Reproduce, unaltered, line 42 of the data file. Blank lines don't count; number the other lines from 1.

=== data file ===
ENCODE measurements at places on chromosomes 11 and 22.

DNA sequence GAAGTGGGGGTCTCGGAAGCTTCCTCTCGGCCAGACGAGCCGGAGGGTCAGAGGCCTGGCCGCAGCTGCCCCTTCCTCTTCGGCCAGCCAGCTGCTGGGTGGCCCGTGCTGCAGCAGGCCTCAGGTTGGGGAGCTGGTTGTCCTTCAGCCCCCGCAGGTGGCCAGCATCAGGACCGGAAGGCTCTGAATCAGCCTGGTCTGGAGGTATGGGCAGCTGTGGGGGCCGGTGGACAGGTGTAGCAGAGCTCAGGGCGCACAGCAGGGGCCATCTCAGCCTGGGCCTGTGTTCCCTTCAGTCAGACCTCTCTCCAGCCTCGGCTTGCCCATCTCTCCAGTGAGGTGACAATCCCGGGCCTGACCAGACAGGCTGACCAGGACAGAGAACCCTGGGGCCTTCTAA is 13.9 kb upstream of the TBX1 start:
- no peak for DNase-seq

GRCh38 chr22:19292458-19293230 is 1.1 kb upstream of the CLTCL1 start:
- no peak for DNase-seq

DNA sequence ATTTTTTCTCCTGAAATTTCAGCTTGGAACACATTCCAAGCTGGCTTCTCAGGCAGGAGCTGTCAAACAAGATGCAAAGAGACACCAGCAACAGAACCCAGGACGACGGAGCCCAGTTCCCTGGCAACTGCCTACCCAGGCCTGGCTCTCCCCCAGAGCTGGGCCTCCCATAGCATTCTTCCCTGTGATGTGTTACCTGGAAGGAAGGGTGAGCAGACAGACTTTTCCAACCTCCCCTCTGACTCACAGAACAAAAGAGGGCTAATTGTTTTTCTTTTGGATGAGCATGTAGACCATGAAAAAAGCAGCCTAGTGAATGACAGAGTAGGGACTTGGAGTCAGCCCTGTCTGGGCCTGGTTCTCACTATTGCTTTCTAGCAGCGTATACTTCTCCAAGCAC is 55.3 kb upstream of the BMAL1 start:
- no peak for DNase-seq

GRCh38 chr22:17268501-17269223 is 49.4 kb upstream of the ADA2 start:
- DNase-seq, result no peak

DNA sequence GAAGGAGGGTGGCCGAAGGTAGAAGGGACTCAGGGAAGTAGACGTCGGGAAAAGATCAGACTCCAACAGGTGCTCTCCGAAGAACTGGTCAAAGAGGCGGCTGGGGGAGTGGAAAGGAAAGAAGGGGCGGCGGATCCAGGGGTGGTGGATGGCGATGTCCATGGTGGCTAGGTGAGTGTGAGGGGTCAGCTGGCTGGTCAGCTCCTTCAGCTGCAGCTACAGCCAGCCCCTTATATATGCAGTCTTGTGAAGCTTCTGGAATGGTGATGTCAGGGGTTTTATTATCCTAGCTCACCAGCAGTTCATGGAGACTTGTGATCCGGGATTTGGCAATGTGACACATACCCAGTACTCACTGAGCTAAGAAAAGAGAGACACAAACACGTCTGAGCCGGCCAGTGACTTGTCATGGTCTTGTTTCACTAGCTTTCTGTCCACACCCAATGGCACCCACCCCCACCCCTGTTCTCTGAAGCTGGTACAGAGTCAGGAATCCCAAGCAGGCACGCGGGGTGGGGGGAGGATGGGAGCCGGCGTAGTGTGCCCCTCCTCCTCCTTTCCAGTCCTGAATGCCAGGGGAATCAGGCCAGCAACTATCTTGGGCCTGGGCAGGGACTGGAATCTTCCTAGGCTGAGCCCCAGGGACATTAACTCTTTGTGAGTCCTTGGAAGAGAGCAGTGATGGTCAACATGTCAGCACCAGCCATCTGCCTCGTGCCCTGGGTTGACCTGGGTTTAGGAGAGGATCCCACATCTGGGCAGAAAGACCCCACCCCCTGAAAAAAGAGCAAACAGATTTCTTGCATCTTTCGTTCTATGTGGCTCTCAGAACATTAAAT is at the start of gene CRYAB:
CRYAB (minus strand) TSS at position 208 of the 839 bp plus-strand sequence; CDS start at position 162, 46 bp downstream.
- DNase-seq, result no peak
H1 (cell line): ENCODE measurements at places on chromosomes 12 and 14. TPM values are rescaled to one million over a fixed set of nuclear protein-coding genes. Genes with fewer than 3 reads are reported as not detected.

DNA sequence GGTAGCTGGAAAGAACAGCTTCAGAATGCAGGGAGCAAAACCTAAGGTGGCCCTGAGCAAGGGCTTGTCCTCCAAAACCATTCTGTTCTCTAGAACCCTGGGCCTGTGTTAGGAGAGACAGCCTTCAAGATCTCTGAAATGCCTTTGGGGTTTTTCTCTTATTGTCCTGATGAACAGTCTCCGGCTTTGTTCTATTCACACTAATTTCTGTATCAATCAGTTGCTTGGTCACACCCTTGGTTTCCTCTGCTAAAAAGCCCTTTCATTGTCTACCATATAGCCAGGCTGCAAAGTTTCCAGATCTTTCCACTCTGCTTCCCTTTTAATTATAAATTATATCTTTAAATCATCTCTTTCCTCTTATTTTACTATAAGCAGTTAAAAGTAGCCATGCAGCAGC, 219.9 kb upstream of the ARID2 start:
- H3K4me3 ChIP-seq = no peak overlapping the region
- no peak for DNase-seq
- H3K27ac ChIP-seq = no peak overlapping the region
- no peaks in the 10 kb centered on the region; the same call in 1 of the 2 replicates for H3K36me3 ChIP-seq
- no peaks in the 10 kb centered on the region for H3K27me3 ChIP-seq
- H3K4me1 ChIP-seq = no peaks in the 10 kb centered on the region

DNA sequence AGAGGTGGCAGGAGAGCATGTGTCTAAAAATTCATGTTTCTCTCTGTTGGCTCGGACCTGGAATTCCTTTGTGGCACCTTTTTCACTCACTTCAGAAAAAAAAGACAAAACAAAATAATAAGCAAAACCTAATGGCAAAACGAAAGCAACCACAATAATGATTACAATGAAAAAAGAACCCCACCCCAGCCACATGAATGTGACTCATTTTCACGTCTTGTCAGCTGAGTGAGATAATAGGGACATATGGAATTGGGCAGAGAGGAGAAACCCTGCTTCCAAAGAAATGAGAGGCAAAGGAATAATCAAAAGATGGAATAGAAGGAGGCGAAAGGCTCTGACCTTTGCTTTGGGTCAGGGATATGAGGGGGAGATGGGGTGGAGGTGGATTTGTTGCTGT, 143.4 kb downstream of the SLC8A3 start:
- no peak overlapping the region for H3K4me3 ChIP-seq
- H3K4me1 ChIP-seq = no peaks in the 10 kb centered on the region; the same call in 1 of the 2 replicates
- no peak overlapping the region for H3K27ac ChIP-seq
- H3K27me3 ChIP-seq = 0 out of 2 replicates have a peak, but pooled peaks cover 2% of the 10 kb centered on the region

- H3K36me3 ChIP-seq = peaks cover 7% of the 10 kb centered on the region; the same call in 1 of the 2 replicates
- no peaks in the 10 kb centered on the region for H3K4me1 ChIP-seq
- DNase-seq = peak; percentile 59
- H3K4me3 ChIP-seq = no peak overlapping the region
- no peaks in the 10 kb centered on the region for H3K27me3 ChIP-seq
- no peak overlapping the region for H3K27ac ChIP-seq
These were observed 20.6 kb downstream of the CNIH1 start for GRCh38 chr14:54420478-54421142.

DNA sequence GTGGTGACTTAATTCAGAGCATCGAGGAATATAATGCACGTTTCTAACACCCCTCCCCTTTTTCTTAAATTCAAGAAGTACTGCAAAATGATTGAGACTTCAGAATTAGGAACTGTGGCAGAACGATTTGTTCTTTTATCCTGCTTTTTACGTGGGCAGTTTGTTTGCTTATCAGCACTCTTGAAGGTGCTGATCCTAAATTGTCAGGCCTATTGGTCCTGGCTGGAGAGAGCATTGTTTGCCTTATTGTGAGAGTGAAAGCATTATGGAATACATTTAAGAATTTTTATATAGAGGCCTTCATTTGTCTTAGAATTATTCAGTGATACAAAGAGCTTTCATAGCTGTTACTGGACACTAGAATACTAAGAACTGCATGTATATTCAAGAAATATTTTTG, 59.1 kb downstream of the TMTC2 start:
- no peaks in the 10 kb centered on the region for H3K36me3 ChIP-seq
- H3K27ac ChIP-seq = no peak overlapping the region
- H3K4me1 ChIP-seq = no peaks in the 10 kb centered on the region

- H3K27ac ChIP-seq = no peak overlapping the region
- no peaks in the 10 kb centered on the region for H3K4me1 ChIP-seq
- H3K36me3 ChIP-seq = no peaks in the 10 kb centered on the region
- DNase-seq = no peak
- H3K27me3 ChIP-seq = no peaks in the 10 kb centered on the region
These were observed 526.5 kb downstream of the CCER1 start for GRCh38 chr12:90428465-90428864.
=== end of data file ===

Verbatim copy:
These were observed 526.5 kb downstream of the CCER1 start for GRCh38 chr12:90428465-90428864.